Herbal Oils have a long and respected tradition.  To me they represent the core of historic aromatherapy and perfumery.  Their use is as much art as science.  They have been very under utilised in the modern rush and hype of that which we call aromatherapy.  They lack the glamour of essential oils as their smell is often subtle compared to the concentration of the distilled material.  Nevertheless those that use them report excellent results.  This brings its own problems as those who write or educate in aromatherapy can’t find so much about herbal oils.  The subject is not part of many formal educational programmes and getting good raw material is more difficult than with essential oils and so is less beckoning to essential oil sellers.  Be that as it may, infused oils work and respect tradition.  They are a serious competitor to the uses of essential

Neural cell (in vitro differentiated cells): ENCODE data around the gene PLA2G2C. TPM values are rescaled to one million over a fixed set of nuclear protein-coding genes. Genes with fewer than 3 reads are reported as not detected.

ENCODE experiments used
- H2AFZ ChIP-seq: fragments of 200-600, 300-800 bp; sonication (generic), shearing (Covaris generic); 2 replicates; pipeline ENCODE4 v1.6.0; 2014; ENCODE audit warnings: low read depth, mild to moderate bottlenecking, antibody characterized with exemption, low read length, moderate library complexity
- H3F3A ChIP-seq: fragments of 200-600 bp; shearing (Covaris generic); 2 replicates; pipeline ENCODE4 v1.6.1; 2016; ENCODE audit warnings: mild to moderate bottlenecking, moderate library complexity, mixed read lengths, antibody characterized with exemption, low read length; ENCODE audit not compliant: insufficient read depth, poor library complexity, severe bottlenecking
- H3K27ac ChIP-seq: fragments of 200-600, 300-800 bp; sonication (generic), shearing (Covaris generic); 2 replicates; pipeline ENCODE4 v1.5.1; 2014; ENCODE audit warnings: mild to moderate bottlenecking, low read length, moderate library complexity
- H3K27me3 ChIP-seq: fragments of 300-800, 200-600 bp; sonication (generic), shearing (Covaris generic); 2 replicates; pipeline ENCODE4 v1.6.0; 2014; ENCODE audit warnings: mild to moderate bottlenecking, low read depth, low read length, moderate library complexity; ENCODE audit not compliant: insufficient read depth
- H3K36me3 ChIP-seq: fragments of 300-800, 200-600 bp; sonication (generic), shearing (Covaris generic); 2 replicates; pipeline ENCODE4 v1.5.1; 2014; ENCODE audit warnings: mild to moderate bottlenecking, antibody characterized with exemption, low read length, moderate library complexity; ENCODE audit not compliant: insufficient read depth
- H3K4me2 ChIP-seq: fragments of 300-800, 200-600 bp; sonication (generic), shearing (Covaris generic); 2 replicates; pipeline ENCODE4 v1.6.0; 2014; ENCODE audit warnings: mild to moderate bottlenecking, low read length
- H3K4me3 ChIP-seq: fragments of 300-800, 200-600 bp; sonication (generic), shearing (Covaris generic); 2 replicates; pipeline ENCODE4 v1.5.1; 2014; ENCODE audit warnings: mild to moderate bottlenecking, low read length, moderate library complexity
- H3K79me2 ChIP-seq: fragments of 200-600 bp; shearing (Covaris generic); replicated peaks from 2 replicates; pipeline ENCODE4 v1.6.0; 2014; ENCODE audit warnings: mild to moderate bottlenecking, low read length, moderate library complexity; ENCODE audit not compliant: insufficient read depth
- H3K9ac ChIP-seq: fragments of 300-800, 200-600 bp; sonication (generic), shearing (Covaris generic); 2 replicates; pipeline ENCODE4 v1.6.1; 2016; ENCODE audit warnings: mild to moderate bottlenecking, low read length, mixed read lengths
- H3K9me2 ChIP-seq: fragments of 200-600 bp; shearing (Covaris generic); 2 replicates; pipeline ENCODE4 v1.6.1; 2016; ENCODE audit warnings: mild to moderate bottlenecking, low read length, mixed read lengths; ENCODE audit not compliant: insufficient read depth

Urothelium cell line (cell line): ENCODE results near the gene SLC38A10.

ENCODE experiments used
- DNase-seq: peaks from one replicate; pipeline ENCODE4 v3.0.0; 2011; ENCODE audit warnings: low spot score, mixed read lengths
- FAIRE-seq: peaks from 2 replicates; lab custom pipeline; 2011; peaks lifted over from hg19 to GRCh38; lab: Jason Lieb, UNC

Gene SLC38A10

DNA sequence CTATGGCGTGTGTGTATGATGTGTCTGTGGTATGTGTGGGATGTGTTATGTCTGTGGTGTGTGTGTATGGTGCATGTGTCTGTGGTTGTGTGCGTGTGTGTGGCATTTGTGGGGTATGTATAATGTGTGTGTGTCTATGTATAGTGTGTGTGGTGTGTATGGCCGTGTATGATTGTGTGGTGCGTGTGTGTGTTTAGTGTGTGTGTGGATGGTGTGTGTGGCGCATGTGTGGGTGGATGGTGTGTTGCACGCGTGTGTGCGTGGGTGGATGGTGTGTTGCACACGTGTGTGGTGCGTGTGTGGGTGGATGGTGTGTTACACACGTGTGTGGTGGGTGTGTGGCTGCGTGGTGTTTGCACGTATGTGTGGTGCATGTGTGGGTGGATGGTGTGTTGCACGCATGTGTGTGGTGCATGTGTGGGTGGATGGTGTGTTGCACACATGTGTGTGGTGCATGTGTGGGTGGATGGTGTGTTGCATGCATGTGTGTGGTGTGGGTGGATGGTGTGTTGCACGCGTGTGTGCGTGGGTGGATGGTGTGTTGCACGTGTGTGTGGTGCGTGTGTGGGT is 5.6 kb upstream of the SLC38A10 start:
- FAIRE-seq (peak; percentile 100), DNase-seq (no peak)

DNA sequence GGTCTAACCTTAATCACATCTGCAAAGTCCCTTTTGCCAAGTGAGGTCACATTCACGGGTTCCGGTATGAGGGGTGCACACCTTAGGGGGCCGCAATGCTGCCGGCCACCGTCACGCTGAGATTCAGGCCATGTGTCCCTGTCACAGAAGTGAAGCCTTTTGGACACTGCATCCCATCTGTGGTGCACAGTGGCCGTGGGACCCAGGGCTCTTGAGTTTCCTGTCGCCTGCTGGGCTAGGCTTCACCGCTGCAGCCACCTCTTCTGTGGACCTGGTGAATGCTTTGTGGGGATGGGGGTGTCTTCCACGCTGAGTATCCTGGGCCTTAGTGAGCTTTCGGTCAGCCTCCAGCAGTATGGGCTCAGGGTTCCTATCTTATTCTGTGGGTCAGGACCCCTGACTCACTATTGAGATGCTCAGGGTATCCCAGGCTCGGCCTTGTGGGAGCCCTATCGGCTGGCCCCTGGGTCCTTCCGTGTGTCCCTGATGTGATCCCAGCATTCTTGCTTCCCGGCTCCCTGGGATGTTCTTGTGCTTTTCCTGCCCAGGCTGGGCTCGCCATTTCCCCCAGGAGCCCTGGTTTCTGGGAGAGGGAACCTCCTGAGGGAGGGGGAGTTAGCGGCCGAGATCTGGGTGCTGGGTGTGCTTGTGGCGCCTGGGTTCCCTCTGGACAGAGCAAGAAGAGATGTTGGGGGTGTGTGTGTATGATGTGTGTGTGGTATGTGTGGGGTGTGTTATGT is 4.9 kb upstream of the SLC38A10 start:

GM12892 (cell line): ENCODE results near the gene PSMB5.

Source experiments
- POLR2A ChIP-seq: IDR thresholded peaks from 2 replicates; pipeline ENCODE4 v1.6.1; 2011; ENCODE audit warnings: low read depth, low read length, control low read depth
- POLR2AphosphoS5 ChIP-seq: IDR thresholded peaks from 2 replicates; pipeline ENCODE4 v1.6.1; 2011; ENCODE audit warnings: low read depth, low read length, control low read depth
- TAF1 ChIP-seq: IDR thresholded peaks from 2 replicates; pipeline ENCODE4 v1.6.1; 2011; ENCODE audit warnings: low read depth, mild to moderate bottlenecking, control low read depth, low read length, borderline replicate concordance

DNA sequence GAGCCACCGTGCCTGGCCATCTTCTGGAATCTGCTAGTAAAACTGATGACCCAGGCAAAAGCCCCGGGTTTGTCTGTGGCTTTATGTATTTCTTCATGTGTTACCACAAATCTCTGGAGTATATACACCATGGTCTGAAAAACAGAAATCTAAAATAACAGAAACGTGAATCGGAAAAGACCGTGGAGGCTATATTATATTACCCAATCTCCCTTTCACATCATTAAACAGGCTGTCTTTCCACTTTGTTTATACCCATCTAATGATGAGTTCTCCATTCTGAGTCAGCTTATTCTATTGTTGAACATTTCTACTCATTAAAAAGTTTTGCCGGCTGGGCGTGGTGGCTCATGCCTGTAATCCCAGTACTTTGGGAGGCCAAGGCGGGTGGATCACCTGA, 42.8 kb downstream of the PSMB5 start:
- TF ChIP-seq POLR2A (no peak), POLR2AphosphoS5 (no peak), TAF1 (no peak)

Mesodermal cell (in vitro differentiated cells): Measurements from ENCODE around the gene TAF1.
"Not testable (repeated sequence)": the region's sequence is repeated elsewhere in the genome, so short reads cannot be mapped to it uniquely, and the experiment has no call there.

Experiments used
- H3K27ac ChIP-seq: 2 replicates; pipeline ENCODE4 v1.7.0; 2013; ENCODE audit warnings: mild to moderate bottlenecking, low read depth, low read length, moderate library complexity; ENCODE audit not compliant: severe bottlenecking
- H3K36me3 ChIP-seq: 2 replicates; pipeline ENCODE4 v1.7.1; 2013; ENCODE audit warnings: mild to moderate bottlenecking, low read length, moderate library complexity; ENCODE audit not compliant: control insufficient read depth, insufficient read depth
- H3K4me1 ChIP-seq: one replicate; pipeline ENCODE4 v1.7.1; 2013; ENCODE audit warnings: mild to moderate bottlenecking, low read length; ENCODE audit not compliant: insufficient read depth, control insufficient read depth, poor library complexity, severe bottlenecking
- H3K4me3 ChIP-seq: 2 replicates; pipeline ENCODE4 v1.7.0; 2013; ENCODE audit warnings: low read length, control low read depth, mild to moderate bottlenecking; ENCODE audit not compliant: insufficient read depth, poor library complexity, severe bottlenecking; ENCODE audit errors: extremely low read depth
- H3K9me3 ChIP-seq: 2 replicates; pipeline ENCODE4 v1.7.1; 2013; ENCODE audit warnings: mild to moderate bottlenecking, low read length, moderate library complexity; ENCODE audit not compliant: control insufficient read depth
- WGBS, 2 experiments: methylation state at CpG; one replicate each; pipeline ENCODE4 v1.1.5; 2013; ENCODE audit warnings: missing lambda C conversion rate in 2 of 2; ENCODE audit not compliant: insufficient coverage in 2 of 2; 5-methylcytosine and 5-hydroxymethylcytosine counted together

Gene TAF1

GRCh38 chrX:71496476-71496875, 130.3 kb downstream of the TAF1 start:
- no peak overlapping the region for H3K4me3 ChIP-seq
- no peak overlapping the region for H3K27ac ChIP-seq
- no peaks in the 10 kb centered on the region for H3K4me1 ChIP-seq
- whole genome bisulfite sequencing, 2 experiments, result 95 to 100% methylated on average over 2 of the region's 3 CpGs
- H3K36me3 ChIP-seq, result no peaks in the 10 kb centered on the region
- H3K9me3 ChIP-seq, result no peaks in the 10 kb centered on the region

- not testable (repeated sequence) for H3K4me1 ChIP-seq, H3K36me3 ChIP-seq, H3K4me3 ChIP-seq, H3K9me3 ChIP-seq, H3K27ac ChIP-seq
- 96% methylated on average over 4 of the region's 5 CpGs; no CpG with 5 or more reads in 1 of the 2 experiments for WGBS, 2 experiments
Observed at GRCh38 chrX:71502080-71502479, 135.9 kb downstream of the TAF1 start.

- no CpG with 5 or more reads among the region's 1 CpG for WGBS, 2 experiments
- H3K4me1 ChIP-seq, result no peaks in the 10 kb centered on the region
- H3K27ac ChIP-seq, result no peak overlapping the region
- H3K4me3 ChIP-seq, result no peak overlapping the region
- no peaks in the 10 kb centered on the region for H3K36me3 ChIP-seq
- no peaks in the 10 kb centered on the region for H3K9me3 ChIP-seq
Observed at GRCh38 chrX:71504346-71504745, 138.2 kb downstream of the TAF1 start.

oils in many therapeutic situations.  In addition you can make them at home and have fun!